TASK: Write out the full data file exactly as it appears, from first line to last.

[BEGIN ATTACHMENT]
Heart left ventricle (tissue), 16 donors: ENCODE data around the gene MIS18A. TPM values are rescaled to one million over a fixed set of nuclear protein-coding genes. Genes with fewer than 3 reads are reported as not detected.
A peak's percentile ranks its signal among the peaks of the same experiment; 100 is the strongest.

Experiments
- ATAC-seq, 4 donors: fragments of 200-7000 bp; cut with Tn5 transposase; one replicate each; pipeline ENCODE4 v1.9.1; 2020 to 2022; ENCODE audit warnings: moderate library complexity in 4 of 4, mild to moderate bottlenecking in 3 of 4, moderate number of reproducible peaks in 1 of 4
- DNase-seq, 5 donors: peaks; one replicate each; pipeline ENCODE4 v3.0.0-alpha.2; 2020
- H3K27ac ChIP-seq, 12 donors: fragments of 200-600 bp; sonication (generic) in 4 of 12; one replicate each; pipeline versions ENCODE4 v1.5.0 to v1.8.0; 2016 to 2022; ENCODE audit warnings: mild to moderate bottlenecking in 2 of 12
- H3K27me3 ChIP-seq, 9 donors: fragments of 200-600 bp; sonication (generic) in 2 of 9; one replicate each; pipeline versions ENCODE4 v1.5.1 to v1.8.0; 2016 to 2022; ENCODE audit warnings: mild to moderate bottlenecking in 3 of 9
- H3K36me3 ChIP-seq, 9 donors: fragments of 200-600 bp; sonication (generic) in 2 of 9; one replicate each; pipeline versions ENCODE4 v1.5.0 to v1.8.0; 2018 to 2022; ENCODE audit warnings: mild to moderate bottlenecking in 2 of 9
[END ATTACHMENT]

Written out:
Heart left ventricle (tissue), 16 donors: ENCODE data around the gene MIS18A. TPM values are rescaled to one million over a fixed set of nuclear protein-coding genes. Genes with fewer than 3 reads are reported as not detected.
A peak's percentile ranks its signal among the peaks of the same experiment; 100 is the strongest.

Experiments
- ATAC-seq, 4 donors: fragments of 200-7000 bp; cut with Tn5 transposase; one replicate each; pipeline ENCODE4 v1.9.1; 2020 to 2022; ENCODE audit warnings: moderate library complexity in 4 of 4, mild to moderate bottlenecking in 3 of 4, moderate number of reproducible peaks in 1 of 4
- DNase-seq, 5 donors: peaks; one replicate each; pipeline ENCODE4 v3.0.0-alpha.2; 2020
- H3K27ac ChIP-seq, 12 donors: fragments of 200-600 bp; sonication (generic) in 4 of 12; one replicate each; pipeline versions ENCODE4 v1.5.0 to v1.8.0; 2016 to 2022; ENCODE audit warnings: mild to moderate bottlenecking in 2 of 12
- H3K27me3 ChIP-seq, 9 donors: fragments of 200-600 bp; sonication (generic) in 2 of 9; one replicate each; pipeline versions ENCODE4 v1.5.1 to v1.8.0; 2016 to 2022; ENCODE audit warnings: mild to moderate bottlenecking in 3 of 9
- H3K36me3 ChIP-seq, 9 donors: fragments of 200-600 bp; sonication (generic) in 2 of 9; one replicate each; pipeline versions ENCODE4 v1.5.0 to v1.8.0; 2018 to 2022; ENCODE audit warnings: mild to moderate bottlenecking in 2 of 9